Local shape atrophies in the GPi of the LID group might reflect the complex and integrated impairment in these networks. It is underpinned by reduced connectivity between the GPi and thalamus in the LID group compared to the non-LID group. The connection between GPi and the thalamus is a common pathway involved in both direct and indirect pathways, thus the imbalance in GPi between two pathways could be related to LID (Barroso-Chinea and Bezard, 2010). Additionally, these output nuclei of basal ganglia also project connections mainly to the frontal lobe, where the structural difference was reported in a previous study among patients with PD who developed LID (Cerasa et al., 2011, 2013). Therefore, based on our results and previous studies, the output nuclei of basal ganglia (GPi and thalamus) play a crucial role in the development of LID in patients with PD, and these areas could be effective targets for the management of LID. Deep brain stimulation in the GPi has direct suppression effects on LID in patients with PD (Follett, 2004), and fibroblast transplantation at GPi also improved LID in the primate model (Singh et al., 2015).

However, it is difficult to explain the laterality of GPi in shape and connectivity analysis. We used multi-model imaging analysis, and the difference in methodology could have also affected our results. The local atrophy of right GPi was from shape analysis with T1-MRI while reduced connectivity between left GPi and thalamus from tractography with dMRI. However, both imaging analyses demonstrated that changes in GPi were related to LID in patients with PD, thus we suggested the importance of GPi in LID development in patients with PD.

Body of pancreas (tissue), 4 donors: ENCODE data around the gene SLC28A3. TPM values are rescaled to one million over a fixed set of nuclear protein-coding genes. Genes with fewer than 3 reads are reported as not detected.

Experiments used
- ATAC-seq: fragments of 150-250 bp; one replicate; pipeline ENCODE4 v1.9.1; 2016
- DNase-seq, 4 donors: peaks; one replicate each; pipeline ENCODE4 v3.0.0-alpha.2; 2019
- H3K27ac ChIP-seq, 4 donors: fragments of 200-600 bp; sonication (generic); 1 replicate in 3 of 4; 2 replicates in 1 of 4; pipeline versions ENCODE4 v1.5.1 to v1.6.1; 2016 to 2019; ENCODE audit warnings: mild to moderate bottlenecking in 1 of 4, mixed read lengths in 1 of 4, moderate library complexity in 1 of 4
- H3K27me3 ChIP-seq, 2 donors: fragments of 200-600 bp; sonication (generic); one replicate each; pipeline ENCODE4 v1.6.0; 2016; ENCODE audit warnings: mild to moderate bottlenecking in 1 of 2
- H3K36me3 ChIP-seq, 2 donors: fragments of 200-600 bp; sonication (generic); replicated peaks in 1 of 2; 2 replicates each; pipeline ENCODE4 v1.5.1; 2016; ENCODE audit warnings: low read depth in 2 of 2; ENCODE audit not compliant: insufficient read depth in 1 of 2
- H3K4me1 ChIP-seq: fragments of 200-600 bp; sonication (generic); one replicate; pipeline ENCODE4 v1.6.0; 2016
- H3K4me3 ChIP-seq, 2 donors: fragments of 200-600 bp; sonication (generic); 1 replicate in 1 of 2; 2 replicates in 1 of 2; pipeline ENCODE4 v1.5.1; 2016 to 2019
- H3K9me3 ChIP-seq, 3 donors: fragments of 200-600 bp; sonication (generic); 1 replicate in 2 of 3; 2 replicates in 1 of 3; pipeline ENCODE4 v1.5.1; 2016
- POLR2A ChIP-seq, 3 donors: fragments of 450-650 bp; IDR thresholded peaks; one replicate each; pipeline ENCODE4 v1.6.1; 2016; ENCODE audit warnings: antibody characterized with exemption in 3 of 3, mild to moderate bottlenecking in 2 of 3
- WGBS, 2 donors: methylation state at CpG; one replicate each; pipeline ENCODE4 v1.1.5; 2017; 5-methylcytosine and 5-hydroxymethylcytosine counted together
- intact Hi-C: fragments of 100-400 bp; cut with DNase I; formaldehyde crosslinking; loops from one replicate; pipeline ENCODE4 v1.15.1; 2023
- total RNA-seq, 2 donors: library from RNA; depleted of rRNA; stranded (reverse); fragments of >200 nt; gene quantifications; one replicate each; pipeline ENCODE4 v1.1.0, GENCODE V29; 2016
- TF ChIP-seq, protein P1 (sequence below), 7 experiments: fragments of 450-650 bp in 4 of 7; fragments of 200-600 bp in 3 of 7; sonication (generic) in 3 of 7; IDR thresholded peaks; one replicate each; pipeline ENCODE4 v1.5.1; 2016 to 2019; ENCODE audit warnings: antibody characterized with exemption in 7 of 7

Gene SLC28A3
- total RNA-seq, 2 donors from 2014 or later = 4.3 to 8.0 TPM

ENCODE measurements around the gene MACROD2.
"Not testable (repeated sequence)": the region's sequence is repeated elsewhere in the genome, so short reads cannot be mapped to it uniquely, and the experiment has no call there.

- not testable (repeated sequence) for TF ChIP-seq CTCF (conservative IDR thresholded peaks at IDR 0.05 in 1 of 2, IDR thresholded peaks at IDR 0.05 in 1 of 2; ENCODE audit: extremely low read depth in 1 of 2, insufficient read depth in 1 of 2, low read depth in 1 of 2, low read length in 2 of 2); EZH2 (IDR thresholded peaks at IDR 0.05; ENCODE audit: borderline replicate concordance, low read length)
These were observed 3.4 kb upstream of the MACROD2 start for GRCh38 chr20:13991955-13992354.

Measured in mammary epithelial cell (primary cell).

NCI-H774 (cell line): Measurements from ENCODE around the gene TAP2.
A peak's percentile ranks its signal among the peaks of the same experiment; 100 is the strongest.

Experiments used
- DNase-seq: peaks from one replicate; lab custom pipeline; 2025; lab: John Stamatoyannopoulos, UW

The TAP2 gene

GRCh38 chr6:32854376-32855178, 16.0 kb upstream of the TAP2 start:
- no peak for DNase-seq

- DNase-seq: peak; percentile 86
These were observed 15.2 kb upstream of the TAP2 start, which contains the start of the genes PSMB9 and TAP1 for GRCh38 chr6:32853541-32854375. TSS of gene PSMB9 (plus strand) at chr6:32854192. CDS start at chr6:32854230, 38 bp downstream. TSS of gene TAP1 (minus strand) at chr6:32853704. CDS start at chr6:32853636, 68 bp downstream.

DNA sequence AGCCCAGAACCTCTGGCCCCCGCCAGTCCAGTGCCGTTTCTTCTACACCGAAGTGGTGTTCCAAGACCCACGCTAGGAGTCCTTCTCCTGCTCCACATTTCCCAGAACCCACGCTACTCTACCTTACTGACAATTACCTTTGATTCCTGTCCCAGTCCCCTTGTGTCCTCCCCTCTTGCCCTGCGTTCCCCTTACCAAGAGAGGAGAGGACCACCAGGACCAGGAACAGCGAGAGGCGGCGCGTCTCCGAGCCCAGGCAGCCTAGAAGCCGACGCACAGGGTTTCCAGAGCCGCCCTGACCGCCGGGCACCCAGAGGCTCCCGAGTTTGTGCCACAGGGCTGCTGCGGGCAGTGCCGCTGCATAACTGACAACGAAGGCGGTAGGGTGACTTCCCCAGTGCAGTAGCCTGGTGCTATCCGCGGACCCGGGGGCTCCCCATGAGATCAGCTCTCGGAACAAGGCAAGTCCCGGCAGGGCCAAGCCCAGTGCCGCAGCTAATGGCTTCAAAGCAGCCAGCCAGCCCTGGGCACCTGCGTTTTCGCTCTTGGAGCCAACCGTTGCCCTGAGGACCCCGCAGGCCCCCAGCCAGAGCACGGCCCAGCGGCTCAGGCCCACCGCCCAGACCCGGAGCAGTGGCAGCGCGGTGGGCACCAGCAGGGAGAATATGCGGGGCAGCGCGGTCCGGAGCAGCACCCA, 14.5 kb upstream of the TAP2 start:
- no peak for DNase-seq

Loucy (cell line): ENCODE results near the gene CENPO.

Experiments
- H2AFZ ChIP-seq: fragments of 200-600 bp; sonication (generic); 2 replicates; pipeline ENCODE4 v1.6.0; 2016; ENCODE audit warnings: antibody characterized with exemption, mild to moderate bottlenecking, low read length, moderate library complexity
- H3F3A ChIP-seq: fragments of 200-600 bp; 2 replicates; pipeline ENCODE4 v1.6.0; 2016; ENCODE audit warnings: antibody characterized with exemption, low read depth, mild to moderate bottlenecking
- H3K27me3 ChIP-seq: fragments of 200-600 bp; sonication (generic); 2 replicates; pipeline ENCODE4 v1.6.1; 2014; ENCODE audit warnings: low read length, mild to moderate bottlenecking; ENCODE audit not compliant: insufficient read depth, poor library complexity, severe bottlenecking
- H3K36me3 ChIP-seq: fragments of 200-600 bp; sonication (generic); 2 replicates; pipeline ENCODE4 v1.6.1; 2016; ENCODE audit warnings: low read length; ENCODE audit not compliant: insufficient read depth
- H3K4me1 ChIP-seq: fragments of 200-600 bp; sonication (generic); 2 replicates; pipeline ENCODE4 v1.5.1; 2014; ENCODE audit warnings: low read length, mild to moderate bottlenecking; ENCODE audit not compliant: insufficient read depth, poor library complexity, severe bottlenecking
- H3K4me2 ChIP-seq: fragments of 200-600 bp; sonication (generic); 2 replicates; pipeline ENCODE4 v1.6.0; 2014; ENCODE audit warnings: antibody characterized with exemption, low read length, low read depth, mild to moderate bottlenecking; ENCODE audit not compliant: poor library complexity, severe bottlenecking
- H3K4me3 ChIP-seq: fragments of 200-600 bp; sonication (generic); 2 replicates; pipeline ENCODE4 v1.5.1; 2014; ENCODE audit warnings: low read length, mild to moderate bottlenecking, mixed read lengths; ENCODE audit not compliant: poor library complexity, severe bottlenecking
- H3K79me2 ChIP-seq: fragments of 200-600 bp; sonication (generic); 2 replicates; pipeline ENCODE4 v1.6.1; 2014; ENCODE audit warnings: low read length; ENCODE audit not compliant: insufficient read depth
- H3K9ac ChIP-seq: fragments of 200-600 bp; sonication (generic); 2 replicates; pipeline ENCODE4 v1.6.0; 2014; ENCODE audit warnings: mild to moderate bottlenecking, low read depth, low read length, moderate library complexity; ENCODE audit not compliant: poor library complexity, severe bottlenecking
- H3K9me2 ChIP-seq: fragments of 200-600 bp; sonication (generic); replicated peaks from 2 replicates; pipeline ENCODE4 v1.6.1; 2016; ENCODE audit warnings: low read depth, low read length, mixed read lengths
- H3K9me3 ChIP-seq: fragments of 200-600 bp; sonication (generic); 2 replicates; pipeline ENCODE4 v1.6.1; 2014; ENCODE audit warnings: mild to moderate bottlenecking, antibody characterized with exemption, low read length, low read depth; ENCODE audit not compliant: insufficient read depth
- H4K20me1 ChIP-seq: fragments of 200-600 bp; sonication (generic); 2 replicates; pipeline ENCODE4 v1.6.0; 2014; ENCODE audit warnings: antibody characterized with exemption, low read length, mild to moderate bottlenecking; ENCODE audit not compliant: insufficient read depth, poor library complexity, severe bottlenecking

In our study, there were significant differences, including age, disease duration, UPDRS part 3 score, and LED between LID and non-LID groups. Various clinical variables, including early age at onset, non-tremor dominant subtype, and levodopa dose, were already reported as risk factors for LID in patients with PD (Tran et al., 2018; Lee et al., 2019). In accordance with previous studies, LID groups showed earlier age at onset, less tremor sub-score of UPDRS part 3, and higher levodopa dose in our study. As well as the clinical factors associated with LID, the disease itself and even medications that could cause structural changes in patients with PD. To overcome the possible confounding factors, we controlled these variables, including age, disease duration, treatment duration, medications, and motor subtypes, in the imaging analysis. Therefore, if we control fewer clinical variables in imaging analysis, we might find more brain areas related to LID. Additionally, LID is usually present in patients with advanced PD and these patients could show a wide clinical spectrum. In the present study, we tried to eliminate possible confounding effects from other symptoms, because various brain structures could reflect all of these symptoms, as well as LID.